By making strategic choices to maximize energy-water efficiencies, we can help protect our supplies in advance of our next drought. Here are three ways that work:

1. Encourage water utilities to create comprehensive, strategic energy plans: Water utilities need a lot of power to treat and distribute water, as well as operate their facilities, which results in high energy costs. Consequently, high energy use typically connotes high water use. In other words, these utilities are using water to create water. And, since the energy manager is not the one responsible for making bottom-line organizational decisions, there is oftentimes disconnect between departments within a utility.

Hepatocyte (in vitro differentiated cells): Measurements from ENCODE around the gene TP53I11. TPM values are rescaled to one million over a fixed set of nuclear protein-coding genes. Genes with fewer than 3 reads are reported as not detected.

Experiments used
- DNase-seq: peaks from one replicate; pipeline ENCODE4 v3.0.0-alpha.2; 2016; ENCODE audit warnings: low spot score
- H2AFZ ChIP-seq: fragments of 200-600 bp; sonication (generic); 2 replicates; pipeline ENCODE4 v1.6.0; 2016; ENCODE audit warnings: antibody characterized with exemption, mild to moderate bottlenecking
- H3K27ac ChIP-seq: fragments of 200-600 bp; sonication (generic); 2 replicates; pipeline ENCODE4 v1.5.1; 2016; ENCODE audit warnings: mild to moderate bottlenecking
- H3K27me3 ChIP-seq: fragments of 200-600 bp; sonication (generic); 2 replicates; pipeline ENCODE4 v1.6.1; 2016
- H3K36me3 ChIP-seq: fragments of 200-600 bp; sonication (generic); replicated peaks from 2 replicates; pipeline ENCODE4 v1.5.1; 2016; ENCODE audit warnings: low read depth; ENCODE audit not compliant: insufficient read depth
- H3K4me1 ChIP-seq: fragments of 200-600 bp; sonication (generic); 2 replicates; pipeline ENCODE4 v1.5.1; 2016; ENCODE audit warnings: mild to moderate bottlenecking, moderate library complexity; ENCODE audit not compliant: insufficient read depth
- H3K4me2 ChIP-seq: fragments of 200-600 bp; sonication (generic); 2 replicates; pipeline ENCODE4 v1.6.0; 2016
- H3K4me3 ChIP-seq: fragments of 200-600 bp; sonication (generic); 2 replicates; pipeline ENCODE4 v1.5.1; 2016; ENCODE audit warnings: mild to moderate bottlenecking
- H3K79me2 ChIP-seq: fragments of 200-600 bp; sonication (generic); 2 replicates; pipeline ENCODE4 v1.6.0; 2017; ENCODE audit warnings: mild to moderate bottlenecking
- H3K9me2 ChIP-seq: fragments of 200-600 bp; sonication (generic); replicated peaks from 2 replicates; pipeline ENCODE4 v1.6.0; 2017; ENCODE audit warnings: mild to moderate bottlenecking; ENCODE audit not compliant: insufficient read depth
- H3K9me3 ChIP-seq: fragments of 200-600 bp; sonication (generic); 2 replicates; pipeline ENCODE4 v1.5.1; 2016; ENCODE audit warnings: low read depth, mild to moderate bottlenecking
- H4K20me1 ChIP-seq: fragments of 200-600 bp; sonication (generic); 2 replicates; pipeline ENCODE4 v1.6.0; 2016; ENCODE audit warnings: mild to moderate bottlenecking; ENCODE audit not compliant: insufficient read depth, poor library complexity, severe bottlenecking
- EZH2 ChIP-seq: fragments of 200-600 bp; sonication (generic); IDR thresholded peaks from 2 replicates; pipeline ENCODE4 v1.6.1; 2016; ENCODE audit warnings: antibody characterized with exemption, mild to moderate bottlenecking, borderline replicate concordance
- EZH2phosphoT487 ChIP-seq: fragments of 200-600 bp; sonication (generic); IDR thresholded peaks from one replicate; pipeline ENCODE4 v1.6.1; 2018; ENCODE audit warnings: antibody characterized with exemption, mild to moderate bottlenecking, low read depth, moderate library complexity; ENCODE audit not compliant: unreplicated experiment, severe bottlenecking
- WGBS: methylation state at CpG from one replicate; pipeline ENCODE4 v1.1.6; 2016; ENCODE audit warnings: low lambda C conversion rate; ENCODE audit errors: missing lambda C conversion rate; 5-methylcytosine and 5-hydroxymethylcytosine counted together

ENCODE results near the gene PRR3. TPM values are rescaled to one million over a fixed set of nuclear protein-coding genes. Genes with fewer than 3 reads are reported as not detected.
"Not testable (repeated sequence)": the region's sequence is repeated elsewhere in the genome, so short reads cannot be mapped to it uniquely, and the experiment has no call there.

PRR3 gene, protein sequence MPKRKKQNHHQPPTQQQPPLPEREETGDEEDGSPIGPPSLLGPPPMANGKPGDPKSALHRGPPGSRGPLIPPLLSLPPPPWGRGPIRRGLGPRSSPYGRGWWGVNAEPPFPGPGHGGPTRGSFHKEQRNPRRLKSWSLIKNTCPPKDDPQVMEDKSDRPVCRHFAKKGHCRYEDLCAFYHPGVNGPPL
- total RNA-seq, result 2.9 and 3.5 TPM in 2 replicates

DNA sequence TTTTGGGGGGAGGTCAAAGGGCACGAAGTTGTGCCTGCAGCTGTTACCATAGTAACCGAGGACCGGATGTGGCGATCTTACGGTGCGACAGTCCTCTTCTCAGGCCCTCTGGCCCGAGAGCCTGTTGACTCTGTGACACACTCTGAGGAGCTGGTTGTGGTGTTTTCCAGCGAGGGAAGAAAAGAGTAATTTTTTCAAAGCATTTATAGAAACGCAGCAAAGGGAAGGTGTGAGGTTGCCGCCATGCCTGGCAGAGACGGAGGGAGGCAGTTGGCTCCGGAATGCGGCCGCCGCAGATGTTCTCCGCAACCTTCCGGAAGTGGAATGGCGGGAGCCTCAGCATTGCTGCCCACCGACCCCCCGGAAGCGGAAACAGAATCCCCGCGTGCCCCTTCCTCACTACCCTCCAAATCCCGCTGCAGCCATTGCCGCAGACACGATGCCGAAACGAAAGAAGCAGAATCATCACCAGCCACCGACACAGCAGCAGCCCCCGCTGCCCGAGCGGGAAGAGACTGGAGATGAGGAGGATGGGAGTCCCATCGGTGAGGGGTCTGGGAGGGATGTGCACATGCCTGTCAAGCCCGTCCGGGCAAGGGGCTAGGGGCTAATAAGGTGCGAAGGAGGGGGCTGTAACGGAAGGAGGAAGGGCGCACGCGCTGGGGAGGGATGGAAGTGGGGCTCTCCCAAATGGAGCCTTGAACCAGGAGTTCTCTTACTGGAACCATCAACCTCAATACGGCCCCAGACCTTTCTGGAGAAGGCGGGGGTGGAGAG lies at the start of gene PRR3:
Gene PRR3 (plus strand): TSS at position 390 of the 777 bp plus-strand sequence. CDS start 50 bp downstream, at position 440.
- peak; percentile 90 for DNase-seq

Creating an Energy Management Plan (EMP), or an organization-wide strategy for energy use, can streamline efforts and identify opportunities and tactics to bring down costs. The EMP is a holistic business approach that puts all of the utility’s departments on track to meet ambitious efficiency goals. The EMP often includes benchmarking to establish an energy baseline, identification of high-energy-use pain points in the system, or even creating a team that will ensure the plan is carried out.

Moreover, the EMP could lead to pairing up with electric utilities to maximize available efficiency opportunities and resources. California is a trailblazer in this type of partnership.